The orphaned children of the Dauphin and Marie-Josèphe de Saxe were a diverse bunch. At the time of their mother’s death, the eldest was the twelve year old Dauphin Louis-Auguste, a serious, sombre boy with low self esteem and a diffident manner. Next was the eleven year old Louis-Stanislas-Xavier, Comte de Provence, already overweight with a cruel, sarcastic yet indolent nature. Next was the nine year old Charles-Philippe, Comte d’Artois, the only one of the trio of boys to have inherited his handsome grandfather, Louis XV’s good looks, in particular his sparkling dark eyes, inherited from his mother Marie-Adélaïde de Savoie.
The two girls followed: seven year old Marie-Adélaïde-Clotilde-Xaviere, who was known as Madame Clotilde, an overweight child with a sweet, endearing nature and a genuine love of music who was known at court as ‘Gros Madame’ (Madame Fatty) and then finally, the baby of the family, two year old Madame Élisabeth.
The young Madame Élisabeth was a delightful, wilful toddler who ran rings around her governess, Madame de Marsan. She didn’t care much for her lessons and preferred instead to play outside in the grounds of Versailles (to be fair, who wouldn’t?), accompanied by her beloved pet dogs for even the royal children were surrounded at all times by a coterie of delightful pugs and spaniels.
Madame de Marsan was one of the Rohan family and was not considered to be a very good influence on her young charges with Mercy later warning the young Marie Antoinette that she was both vindictive and dangerous.
As she grew bigger and ever more stubborn, Madame de Marsan found her young charge to be increasingly awkward and disobedient and was at her wit’s end as to how to control her until she hit upon the notion of taking the two young princesses to the royal convent and school at Saint-Cyr, which had been founded by Madame de Maintenon in 1684.
‘At length the seventeenth century red brick building designed by Mansart came into sight. All the bells were pealing. The footman leapt off his seat and let down the footboard. At the front door were the Ladies of Saint Louis, soberly dressed in that harmonious costume which Louis XIV himself had helped to design on a miniature doll. Their dresses were of a beautiful thin black stuff, with a white collar, their slippers were of marocain and their bronzed gloves were lined with white. They wore white taffeta bonnets, ruched with white gauze around the face, the whole covered with a white veil coming very low. A silver fleur de lys crucifix adorned their bosoms.’ – Madame Élisabeth – Margaret Trouncer.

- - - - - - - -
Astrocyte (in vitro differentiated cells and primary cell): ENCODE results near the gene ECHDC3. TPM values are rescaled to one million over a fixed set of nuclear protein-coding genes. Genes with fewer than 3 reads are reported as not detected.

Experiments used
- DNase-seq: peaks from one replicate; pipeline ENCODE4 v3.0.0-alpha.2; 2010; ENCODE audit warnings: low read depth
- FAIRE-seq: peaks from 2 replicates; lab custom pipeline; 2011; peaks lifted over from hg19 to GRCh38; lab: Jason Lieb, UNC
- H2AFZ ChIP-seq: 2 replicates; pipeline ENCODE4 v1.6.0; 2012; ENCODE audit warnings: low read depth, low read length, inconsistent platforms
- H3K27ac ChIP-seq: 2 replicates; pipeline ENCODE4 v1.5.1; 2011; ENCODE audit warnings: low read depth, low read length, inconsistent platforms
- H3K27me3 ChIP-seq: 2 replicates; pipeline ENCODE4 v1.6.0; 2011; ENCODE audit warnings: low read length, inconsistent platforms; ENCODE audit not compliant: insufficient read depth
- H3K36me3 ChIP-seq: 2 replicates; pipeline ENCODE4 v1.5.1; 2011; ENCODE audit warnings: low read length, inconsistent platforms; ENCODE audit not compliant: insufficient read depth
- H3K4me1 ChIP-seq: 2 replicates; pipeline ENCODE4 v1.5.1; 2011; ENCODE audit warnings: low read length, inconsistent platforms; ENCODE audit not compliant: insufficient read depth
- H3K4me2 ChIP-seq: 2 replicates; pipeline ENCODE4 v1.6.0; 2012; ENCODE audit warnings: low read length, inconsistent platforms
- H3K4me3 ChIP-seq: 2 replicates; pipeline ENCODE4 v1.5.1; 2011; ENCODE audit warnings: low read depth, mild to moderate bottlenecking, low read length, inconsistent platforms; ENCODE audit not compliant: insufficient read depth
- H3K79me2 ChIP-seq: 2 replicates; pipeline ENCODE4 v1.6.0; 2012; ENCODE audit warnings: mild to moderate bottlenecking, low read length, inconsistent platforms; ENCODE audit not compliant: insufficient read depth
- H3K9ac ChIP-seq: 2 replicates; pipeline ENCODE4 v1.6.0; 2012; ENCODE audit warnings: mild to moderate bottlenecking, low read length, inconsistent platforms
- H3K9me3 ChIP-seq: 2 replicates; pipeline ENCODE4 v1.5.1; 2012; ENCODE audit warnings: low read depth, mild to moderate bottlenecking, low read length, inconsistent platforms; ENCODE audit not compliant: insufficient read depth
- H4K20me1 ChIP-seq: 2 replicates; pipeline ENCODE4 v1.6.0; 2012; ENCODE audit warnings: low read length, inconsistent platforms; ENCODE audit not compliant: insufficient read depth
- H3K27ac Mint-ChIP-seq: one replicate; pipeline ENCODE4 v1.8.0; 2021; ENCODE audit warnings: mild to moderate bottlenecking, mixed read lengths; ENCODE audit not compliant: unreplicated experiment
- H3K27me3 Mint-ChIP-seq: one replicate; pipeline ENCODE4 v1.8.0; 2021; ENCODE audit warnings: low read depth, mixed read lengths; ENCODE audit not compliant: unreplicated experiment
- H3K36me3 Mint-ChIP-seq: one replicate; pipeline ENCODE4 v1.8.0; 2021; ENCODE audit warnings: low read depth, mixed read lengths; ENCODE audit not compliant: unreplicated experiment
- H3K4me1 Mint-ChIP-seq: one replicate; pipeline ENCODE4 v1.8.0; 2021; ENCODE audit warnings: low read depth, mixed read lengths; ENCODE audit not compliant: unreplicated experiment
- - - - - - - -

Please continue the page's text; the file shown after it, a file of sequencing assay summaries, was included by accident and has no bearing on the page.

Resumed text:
The two little princesses were over awed by their surroundings. Upon being asked what they would most like to see, Madame Clotilde requested a visit to the bedchamber in which Madame de Maintenon had died whilst Élisabeth asked to see the convent kitchens, saying simply that she had never before seen a kitchen.
The little princesse was taken to the kitchens and there allowed to stir a vanilla sauce as well as cutting out some pastry and playing with the spices and flour. The memoirs of Saint-Cyr then record that she decided to play hide and seek, saying: ‘But of all the amusements which pleased her most, and which she desired more passionately than anything else, was hide and seek (cligne musette). Usually she chose for this game the tallest demoiselles, as much to appear grown up as to make a strong rampart against those who were looking for her; she wrapped herself around their clothes and their persons, enchanted that they should seek her a long time.’
Gradually, the young Madame Élisabeth became an easier charge for her long suffering governess, mainly because she fell ill which knocked some of the wind out of her sails for quite some time and also because of the introduction to her circle of the Baronne de Mackau and her pretty daughter, Angélique who was to share Élisabeth’s lessons at Versailles and who exerted a very good influence on the other little girl.
The royal children were housed in apartments on the ground floor of the palace, close to the Parterre de Midi and with views across the gardens, park and orangerie. They were taken once a day to the rooms of their aunts, Mesdames Adélaïde, Victoire, Sophie and Louise who had never married and remained as close as possible to their father. Élisabeth had a dutiful love for her aunts, but seems to have been closest of all to the youngest, Louise who would later abscond from the court in secret in order to become a Carmélite nun and who shared her love of horse riding.
The little princesses were taken to visit their aunt Louise shortly after she left Versailles and Élisabeth was very much struck by her aunt’s obvious happiness in her new life where she was now known as Soeur Thérèse de Saint-Augustin and is said to have expressed a wish to also become a Carmélite when the time was right.
In her turn, Madame Louise adored her tiny niece and requested that a friend who was a priest pray for Élisabeth: ‘She has, by God’s grace, a firm determination to belong to Him; but I know too well the world she lives in; the purest virtues need most firm support therein.’